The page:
In this morning’s wee hours, after attending a dud rap show featuring hacks, wacks and lame MCs, I boarded a train from Manhattan’s Lower East Side returning to Astoria, Queens, unaware I had set into motion my own epic henceforth known as “The MTA and the Odyssey.” My six-mile trip northeast lasted longer than most feature-length films, as garbage on the tracks, a Queens-bound subway line ending its route prematurely in Manhattan and a Times Square station clusterfuck conspired against my desire to pass out in my bed. At least my ride included a drunk white guy dispensing invaluable knowledge on why ordering chicken fried rice is a pro move. Gotta look at the bright side while waiting for the MTA to investigate why gigantic chunks of filth litter the train tracks.
NOTE: Game of Thrones spoilers ahead.
Surprising absolutely no one, Louisiana Gov. Bobby Jindal announced today on social media his intent to run for the Republican presidential nomination. Did anyone actually think Jindal, after years furthering his own White House ambitions with hundreds of campaign trips designed to grow his national brand, refusing anything that resembled a tax even if it plunged his state into a billion-dollar deficit and making controversial speeches about gays and Muslims, would inform the media and the electorate he had decided NOT to run?
Bobby Jindal is Stannis Baratheon, or at least finds himself in a similar predicament as the would-be king found himself on Season 5 of HBO’s Game of Thrones. Jindal faces extremely long odds of achieving his White House goal but at this point is in too deep to retreat. He’s spent years telling anyone who would listen he possesses the gravitas to run the nation. He must ride forward even if it means his campaign will be routed and serve as a future cautionary tale. C’est la vie.
Congratulations! You are a 2014 journalism graduate!
You ignored the tea leaves and followed your heart straight to a degree as worthless as pigeon shit. Let that sink in. Or don’t. It’s kind of sad in a way that Lindsay Lohan’s career trajectory is sad, and your career hasn’t even started. The best you can hope for is to keep your nose clean from booga suga and maybe, if you’re lucky, have a seamless transition into the world of public relations.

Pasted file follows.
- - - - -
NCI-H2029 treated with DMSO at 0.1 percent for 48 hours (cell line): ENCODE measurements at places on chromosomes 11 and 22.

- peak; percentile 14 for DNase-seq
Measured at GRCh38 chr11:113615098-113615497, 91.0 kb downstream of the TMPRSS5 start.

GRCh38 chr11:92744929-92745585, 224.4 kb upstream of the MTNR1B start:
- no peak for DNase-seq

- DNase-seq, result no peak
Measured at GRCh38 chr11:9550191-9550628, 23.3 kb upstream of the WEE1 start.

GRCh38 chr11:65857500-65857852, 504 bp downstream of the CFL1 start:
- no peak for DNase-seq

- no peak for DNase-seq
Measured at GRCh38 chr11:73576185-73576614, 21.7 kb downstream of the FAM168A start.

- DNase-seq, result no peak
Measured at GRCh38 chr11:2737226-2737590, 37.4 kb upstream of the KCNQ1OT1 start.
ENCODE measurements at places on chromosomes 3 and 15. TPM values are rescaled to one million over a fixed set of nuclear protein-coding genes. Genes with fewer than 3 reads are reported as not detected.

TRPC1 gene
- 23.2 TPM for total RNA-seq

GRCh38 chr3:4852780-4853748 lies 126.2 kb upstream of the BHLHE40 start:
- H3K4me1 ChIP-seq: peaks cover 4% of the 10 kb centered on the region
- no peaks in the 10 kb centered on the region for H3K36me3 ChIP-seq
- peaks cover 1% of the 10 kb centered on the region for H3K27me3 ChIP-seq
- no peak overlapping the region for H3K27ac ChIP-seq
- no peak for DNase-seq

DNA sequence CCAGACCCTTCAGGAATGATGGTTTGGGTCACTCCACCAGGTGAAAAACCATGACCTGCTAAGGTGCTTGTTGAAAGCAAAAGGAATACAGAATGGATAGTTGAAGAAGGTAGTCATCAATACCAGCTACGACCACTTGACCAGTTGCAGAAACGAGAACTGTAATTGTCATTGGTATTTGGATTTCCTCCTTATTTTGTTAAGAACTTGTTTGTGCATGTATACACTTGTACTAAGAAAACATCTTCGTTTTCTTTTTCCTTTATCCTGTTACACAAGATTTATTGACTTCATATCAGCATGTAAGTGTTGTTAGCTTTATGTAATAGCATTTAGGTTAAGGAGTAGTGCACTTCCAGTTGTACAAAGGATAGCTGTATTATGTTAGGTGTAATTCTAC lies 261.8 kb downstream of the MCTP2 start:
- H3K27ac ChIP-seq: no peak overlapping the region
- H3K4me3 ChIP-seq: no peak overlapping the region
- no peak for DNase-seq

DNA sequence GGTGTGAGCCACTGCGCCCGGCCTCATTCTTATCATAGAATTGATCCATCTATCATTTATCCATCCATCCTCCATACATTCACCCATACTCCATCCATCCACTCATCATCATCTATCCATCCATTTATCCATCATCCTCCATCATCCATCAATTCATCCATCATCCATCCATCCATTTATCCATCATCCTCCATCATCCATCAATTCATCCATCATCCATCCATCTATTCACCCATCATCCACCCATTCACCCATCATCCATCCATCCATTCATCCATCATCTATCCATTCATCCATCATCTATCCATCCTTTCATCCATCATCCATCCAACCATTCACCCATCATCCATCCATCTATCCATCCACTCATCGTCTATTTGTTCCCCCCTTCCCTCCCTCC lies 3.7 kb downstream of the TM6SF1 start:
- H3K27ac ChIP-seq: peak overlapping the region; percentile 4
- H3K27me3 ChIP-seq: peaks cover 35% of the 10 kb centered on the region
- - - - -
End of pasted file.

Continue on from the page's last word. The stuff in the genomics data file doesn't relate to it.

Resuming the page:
Cajun Tomato’s NYC 100 is a periodic series chronicling my experiences and observations as a New Yorker. Today’s post No. 40 focuses on a case of mistaken identity at Popeyes in Spanish Harlem.
A pregnant, prolonged craving for biscuits – buttery, artery-clogging biscuits – motivated me to ride the subway two stops north earlier this week into the heart of Harlem to find Louisiana’s Kitchen. In the process of satisfying my Nickelback palate I became known as Bill Gates’s cousin at the Spanish Harlem Popeyes.
Prompts is a joint creative exercise between my friend Matt W. and I. We will choose a different subject at the beginning of each week and post no more than 500 words on said topic on Fridays. This week’s topic: Describe a time you overcame fear.
We slithered south toward the Gulf of Mexico on a deserted two-lane highway – the sheriff’s spokesman, the Washington Post reporter, and I in the spokesman’s cruiser – dodging fallen tree branches crisscrossing the road. Power lines sagged into ditches. Water rested atop yards like sheets of paper. Darkness choked the land. Our headlights might as well have been the last lights in the world. In the backseat the reporter from our nation’s capital peppered the spokesman with questions about our area as he drove. I already knew most of the answers before the spokesman supplied responses, at turns playful and dismissive. We were deep in the heart of bayou country, among the first to lay eyes on the aftermath of the so-called “storm of the century.”